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Zoom fatigue is real and students say it’s taking an effect on their learning

For almost a year now, the majority of students at Long Beach State have been receiving most of their schooling through Zoom, and many say they struggle to maintain engagement with their classes.

Zoom fatigue is the feeling of burnout that results from spending extensive amounts of time on video calls. A lack of human connection, delay in audio or internet and the pandemic contribute to this feeling.

“The main thing that I feel is missing from online class is definitely the social interactions that face-to-face learning provides,” said second-year molecular cell biology major Louie Calzado. “I miss being able to laugh and joke with my friends right before lecture starts, but nowadays people just have their cameras off and never talk.”

Students are spending several hours a day staring at screens and lack that social interaction which they say results in feeling burnt out by the end of the day.

“When it comes to interaction between students, it feels forced,” said first-year biology major Sean Tyler Lim. “If it were in person it would feel more natural. But online, you feel like you are required to speak or participate.”

When students turn off their cameras in Zoom meetings, others tend to follow and do the same. Lim said that when you see others turn off their cameras, you begin to feel self-conscious and don’t want to be the only one with it on.

“It definitely contributes to feeling burnt out because it feels awkward to be the odd one out,” Lim said. “For me personally, if I don’t see myself on screen engaging in class, I don’t really register the fact that I am not invested in what’s going on.”

A research study conducted by Laurence Conty and Guillaume Dezecache found that a large majority of communication is nonverbal and unconscious, such as body posture and other social cues. Lacking that factor, people have to compensate with additional cognitive and emotional effort to stay engaged, which results in fatigue.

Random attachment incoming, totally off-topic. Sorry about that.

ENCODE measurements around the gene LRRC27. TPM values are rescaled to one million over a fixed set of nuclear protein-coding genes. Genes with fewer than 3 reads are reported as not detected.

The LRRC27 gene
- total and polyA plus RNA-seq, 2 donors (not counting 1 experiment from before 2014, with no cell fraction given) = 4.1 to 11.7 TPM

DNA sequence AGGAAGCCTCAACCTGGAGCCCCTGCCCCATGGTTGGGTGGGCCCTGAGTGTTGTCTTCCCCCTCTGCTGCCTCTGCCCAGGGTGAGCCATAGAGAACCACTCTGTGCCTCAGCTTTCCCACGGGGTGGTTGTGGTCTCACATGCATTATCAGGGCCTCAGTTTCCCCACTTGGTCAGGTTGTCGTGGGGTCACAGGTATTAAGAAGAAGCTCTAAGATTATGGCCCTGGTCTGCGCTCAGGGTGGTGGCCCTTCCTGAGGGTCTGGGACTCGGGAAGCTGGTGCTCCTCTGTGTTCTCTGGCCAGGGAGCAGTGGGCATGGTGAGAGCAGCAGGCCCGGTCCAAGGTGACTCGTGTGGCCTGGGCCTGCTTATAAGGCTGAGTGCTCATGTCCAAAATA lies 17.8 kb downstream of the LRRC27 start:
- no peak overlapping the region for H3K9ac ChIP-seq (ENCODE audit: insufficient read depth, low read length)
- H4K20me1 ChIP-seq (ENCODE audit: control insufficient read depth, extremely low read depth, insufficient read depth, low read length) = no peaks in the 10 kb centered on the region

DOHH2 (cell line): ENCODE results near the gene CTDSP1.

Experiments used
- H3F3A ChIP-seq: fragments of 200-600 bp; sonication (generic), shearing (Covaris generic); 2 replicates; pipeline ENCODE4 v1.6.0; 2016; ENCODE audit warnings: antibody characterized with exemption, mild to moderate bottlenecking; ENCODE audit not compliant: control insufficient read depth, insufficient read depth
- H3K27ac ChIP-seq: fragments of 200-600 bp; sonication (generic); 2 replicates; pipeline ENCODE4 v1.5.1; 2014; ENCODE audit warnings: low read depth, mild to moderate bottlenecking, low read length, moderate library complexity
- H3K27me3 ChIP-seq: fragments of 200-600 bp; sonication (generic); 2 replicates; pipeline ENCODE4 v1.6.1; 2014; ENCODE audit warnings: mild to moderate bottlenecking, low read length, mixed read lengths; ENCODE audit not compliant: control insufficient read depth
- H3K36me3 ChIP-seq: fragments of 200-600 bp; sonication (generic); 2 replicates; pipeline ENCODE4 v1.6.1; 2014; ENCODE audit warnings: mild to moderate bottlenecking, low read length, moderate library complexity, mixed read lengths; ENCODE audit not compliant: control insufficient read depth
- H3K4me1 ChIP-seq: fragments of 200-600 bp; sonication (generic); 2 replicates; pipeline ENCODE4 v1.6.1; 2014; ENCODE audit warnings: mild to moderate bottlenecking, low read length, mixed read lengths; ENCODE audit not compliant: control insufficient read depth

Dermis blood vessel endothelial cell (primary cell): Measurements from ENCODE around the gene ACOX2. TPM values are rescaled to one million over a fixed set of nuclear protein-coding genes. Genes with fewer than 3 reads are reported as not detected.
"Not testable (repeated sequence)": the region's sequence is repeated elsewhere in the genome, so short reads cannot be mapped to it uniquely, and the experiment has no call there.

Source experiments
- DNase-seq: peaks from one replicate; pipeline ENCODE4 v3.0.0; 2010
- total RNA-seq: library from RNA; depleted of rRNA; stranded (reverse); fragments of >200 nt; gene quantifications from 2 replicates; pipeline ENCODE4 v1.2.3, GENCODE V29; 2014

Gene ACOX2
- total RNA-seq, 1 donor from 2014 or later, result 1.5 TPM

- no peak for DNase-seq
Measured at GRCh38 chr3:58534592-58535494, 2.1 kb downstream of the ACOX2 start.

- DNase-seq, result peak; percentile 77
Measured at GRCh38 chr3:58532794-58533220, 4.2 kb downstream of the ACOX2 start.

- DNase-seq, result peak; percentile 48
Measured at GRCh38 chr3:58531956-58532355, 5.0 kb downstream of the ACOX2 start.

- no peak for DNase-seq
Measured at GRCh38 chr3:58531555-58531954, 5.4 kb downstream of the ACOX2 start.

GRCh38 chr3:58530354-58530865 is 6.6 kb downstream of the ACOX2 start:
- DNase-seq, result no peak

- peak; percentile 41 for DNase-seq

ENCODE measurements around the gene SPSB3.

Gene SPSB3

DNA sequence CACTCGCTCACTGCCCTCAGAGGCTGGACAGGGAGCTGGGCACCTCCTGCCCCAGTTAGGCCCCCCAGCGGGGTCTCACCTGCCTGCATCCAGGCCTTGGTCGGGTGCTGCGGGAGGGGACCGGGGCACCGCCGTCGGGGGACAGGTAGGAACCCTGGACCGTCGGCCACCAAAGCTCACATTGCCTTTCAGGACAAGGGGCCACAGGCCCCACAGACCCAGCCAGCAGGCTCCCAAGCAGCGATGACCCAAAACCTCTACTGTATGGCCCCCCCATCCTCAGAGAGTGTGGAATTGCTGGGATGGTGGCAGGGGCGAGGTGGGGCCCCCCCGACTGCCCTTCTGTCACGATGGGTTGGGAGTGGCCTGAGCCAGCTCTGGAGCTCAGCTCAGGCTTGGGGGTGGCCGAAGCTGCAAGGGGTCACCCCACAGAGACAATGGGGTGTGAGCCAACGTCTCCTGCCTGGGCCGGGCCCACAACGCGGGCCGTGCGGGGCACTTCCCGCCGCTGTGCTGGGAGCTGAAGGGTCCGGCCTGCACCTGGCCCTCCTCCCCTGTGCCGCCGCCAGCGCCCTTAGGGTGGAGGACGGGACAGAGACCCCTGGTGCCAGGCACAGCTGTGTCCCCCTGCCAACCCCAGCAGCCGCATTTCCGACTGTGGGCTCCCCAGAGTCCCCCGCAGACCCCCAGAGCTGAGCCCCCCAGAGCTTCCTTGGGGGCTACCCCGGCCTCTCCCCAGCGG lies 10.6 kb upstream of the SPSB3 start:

To overcome Zoom fatigue, Calzado goes offline to do other activities.

“One thing that I do to overcome Zoom burnout is I actually go outside,” Calzado said. “Stepping out of the house to get a change of pace after staring at the screen for hours at a time is very beneficial for me.”

Vicente Torrijos, third-year literature major, is on Zoom from 12 p.m. to 10 p.m. every weekday. Torrijos only has a couple hour-long breaks in between his live Zoom classes. In a week, he spends between 18 and 20 hours on Zoom.

In addition to being on Zoom for school, since he is a supervisor at Starbucks, Torrijos also attends online meetings. Outside of school and work he attends casual Zoom meetings to catch up with friends.

For Torrijos, going to school online and attending Zooms has made the education experience much harder than it was in person. He said he felt confident going into the first fully-online semester, but once it started he found that it was harder than he thought.

The issues with online school were already hard for Torrijos, whose space at home is not conducive to learning, but Zoom has exacerbated these issues.

Torrijos said he feels relieved when a Zoom class ends and he has time before his next class.

“I just let out a big sigh and I stretch,” Torrijos said. “And I’m just like, ‘OK, I’m good for another, maybe hour or two.’”

Torrijos said while he is still on his laptop in between Zoom sessions, he is not necessarily burdened by the screen time.

“It’s the whole process of going through Zoom to get my education and to get the lectures that I would normally get at school,” Torrijos said. “That’s the tricky part. I can be on my laptop all day doing the things that I love. I can be writing, photo editing—anything that isn’t Zoom—and I can be fine.”

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